Sunday, 30 March 2008

Google's Wi-Fi Dreams

With next year's US transition to digital television sparking fierce debate over how to use the newly vacant TV channels, Google has offered a plan that it says could vastly improve U.S. broadband service.

For several years, policy makers, technology companies, and broadcasters have been debating the best use for this newly available wireless real estate. This "white space" between operating TV channels is of particular interest to broadband companies, because wireless signals sent at these frequencies will have the ability to penetrate walls and other obstructions more easily than do cell-phone or Wi-Fi signals. More here from Technology Review.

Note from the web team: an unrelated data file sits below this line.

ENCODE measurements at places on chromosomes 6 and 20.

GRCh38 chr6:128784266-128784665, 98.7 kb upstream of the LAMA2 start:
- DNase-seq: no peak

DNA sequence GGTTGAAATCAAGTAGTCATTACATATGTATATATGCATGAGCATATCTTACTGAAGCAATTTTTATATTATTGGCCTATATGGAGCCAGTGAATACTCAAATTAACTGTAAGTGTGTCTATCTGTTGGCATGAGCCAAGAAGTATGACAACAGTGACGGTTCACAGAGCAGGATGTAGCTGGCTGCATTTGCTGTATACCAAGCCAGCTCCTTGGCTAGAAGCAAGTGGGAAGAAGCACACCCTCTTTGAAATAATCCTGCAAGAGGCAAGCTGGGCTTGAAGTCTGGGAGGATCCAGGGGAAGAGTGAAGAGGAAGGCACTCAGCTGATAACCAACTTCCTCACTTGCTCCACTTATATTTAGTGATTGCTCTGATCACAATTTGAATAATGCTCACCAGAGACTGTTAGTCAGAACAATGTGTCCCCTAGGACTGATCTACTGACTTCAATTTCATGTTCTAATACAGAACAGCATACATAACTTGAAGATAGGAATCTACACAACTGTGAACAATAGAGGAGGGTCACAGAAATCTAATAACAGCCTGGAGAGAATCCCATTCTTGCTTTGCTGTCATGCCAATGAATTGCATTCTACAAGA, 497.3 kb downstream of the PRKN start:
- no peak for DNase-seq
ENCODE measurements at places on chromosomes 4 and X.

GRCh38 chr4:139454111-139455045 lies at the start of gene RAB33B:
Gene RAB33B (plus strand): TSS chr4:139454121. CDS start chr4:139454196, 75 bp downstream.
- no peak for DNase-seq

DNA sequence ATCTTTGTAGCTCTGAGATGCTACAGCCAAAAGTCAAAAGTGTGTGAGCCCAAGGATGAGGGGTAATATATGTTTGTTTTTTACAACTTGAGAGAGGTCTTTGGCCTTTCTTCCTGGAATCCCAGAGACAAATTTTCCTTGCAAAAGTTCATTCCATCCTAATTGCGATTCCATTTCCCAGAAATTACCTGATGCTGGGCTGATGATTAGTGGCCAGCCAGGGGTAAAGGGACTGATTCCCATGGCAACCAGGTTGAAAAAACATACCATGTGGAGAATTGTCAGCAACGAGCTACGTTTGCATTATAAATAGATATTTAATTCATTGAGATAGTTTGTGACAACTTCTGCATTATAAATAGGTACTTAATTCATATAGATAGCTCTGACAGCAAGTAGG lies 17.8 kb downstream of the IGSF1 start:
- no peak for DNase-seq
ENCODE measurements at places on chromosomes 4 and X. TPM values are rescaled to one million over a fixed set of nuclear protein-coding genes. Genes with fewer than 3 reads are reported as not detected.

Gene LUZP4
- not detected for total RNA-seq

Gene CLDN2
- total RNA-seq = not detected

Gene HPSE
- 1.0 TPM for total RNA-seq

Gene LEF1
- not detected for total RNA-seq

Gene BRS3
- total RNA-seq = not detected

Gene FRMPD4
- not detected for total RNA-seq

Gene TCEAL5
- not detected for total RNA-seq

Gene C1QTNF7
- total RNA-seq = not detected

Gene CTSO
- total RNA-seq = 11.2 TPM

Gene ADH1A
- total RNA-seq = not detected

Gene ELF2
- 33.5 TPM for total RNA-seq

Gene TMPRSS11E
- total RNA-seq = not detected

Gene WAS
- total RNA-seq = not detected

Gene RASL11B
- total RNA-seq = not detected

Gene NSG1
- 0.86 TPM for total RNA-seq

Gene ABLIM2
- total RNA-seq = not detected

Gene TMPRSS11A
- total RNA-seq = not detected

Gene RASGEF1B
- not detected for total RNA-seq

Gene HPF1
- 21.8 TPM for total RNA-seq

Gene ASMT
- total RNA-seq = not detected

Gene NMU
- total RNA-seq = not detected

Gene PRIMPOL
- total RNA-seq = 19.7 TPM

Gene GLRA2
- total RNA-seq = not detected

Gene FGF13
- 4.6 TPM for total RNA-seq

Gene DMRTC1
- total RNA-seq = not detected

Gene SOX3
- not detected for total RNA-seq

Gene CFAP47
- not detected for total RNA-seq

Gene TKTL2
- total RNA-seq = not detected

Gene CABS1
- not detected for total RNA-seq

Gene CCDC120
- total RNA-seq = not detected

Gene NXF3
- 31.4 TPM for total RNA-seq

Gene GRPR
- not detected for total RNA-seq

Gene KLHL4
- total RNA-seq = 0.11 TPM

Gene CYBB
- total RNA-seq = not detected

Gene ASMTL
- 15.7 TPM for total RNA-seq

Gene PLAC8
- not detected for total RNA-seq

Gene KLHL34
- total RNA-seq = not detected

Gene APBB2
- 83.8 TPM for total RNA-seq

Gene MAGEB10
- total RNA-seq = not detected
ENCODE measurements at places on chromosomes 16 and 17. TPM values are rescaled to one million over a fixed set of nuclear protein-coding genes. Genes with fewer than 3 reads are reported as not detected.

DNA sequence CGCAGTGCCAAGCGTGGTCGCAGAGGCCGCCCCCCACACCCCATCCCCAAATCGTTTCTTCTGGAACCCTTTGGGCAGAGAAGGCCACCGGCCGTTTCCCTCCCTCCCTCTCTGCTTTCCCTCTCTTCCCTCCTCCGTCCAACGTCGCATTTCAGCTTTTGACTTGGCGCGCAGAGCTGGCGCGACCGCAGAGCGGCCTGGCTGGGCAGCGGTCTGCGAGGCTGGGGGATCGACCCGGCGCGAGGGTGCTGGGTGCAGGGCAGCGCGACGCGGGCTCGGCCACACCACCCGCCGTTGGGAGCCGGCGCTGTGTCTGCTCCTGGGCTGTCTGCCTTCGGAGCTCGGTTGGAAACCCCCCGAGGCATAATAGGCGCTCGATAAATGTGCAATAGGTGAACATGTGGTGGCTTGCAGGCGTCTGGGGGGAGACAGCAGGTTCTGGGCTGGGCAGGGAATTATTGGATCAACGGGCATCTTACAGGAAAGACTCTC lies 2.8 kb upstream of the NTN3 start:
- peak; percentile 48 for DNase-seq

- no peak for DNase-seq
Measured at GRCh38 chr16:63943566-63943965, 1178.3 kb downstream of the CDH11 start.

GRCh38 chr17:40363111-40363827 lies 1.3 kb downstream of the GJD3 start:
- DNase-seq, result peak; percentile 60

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I am director of the Media and Persuasive Communication (MPC) network at Bangor University where I also lecture on political-economy of the media. I am currently working on a book provisionally titled Deconstructing Privacy for Peter Lang and leading two empirical projects in connection with privacy perception and the use of new media for smoking cessation. I am author of Creativity and Advertising: Affect, Events and Process (Routledge, 2013); The Mood of Information: A Critique of Behavioural Advertising (Continuum, 2011); and Digital Advertising (Palgrave-MacMillan, 2009). Please contact me at if you are interested in Ph.D supervision or consultancy services.